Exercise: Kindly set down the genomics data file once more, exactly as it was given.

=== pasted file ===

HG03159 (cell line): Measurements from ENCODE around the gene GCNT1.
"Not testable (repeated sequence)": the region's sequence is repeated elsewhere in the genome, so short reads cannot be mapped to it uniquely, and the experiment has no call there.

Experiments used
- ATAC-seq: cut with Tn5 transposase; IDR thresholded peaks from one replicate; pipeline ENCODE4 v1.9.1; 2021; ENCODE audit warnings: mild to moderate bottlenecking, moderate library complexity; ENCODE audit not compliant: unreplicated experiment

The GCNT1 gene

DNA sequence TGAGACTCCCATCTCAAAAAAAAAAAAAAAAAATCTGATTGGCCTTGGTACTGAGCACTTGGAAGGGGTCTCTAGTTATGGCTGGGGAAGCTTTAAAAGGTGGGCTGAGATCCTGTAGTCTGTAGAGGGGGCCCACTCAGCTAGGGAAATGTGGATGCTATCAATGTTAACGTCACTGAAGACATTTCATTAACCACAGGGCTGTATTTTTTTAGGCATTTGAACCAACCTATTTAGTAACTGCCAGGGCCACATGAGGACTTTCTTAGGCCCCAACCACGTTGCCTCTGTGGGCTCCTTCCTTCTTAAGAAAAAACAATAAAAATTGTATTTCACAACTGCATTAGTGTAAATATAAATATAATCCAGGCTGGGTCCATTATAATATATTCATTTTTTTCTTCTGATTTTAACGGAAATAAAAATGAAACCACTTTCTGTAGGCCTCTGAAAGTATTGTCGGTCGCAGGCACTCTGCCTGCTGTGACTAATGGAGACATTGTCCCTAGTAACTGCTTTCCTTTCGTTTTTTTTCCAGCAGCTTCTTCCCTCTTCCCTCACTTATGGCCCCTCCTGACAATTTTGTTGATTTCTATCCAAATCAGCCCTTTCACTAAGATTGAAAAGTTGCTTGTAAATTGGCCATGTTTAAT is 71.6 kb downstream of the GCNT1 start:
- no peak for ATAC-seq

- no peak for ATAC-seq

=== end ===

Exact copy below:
HG03159 (cell line): Measurements from ENCODE around the gene GCNT1.
"Not testable (repeated sequence)": the region's sequence is repeated elsewhere in the genome, so short reads cannot be mapped to it uniquely, and the experiment has no call there.

Experiments used
- ATAC-seq: cut with Tn5 transposase; IDR thresholded peaks from one replicate; pipeline ENCODE4 v1.9.1; 2021; ENCODE audit warnings: mild to moderate bottlenecking, moderate library complexity; ENCODE audit not compliant: unreplicated experiment

The GCNT1 gene

DNA sequence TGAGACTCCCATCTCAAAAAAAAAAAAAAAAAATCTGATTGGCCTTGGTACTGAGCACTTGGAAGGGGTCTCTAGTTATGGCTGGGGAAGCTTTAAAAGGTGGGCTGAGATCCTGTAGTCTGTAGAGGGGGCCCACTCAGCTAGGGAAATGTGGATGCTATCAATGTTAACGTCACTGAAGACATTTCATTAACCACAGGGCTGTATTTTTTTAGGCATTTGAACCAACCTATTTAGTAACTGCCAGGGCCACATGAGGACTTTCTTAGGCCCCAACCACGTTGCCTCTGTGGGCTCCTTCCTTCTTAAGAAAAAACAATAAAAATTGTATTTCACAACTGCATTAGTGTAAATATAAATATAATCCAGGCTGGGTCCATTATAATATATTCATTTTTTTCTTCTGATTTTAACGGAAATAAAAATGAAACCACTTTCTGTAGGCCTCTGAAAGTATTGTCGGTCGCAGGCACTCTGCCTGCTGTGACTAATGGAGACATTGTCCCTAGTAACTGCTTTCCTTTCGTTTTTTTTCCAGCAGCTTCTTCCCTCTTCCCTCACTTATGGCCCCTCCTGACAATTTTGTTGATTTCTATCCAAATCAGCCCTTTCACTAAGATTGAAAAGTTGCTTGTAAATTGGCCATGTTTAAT is 71.6 kb downstream of the GCNT1 start:
- no peak for ATAC-seq

- no peak for ATAC-seq